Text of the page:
Let’s now create the clickCard function. We’ll need to know which card was clicked. We can do this by grabbing a reference to e.currentTarget. We can then find the name of the Pokemon from the custom data property we created.

const clickCard = (e) => {
  const pokemonCard = e.currentTarget;
  const pokemonName = pokemonCard.dataset.pokename;
};

To flip this card, we need to get the front and back elements of the card. We’ll then flip these by toggling the rotated class. Here’s a little helper function that uses a query selector to get the front and back elements.

const getFrontAndBackFromCard = (card) => {
  const front = card.querySelector(".front");
  const back = card.querySelector(".back");
  return [front, back];
};

And here’s a helper function for toggling the rotated class on an array of elements.

const rotateElements = (elements) => {
  if (typeof elements !== "object" || !elements.length) return;
  elements.forEach((element) => element.classList.toggle("rotated"));
};

From there, we can toggle the front and the back like so.

const clickCard = (e) => {
  const pokemonCard = e.currentTarget;
  const [front, back] = getFrontAndBackFromCard(pokemonCard);
  const pokemonName = pokemonCard.dataset.pokename;
  rotateElements([front, back]);
};

Adding More Game Logic

Now that we can flip the front and back of one card, we need to add extra game logic to take two cards into account. This is core to how memory match games work because we’ll need to keep track of two cards at a time.

After a card is clicked, we’ll track it by storing the card element in a variable called firstPick. We can then check to see whether or not there is an existing card that has been clicked to determine what to do next. We can also ignore the clicking of a card if it has already been clicked by checking if its front element already has a class of rotated.

const firstPick = null;
...

const clickCard = (e) => {
    const pokemonCard = e.currentTarget;
    const [front, back] = getFrontAndBackFromCard(pokemonCard)

    if(front.classList.contains("rotated")) {
    return;
    }
    rotateElements([front, back]);

    if(!firstPick){
    //track the clicked card
    firstPick = pokemonCard;
    }else {
    //check for matches
    }
}

Let’s now handle the scenario where the user is clicking the second card. We want to check if that card matches the first clicked card. If so, we leave them flipped. If not, we flip them back. We’ll put the flipping part inside of setTimeout to give it a bit of a delay.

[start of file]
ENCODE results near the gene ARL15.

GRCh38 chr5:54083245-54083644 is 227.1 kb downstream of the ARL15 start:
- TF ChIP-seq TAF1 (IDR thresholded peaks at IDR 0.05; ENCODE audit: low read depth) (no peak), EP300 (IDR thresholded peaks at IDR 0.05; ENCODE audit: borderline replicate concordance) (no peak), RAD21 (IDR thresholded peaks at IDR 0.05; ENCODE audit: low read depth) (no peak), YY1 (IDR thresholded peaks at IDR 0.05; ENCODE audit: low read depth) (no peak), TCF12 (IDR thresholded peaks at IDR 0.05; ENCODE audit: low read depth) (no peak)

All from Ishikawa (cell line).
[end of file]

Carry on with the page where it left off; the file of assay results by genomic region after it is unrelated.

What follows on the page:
else {
    const firstPokemonName = firstPick.dataset.pokename;
    const secondPokemonName = pokemonCard.dataset.pokename;
    if(firstPokemonName !== secondPokemonName) {
    const [firstFront, firstBack] = getFrontAndBackFromCard(firstPick);
    setTimeout(() => {
        rotateElements([front, back, firstFront, firstBack]);
        firstPick = null;
    }, 500)
    }
}

And what if the cards do match? Well, let’s keep track of how many matches the user has gotten so far with a variable called matches. Then, if that number reaches 8, the user has won. Here’s what the full function looks like.

let matches = 0;
...

const clickCard = (e) => {
    const pokemonCard = e.currentTarget;
    const [front, back] = getFrontAndBackFromCard(pokemonCard)
    if(front.classList.contains("rotated")) {
    return;
    }
    isPaused = true;
    rotateElements([front, back]);
    if(!firstPick){
    firstPick = pokemonCard;
    }
    else {
    const secondPokemonName = pokemonCard.dataset.pokename;
    const firstPokemonName = firstPick.dataset.pokename;
    if(firstPokemonName !== secondPokemonName) {
        const [firstFront, firstBack] = getFrontAndBackFromCard(firstPick);
        setTimeout(() => {
            rotateElements([front, back, firstFront, firstBack]);
            firstPick = null;
        }, 500)
    }else {
        matches++;
        if(matches === 8) {
            console.log("WINNER");
        }
        firstPick = null;
    }
    }
}

Lastly, we can update the resetGame function to appropriately reset the game state. Then, we’ll call the resetGame function to start the game.

const resetGame = async () => {
  game.innerHTML = "";
  firstPick = null;
  matches = 0;
  const loadedPokemon = await loadPokemon();
  displayPokemon([...loadedPokemon, ...loadedPokemon]);
};

resetGame();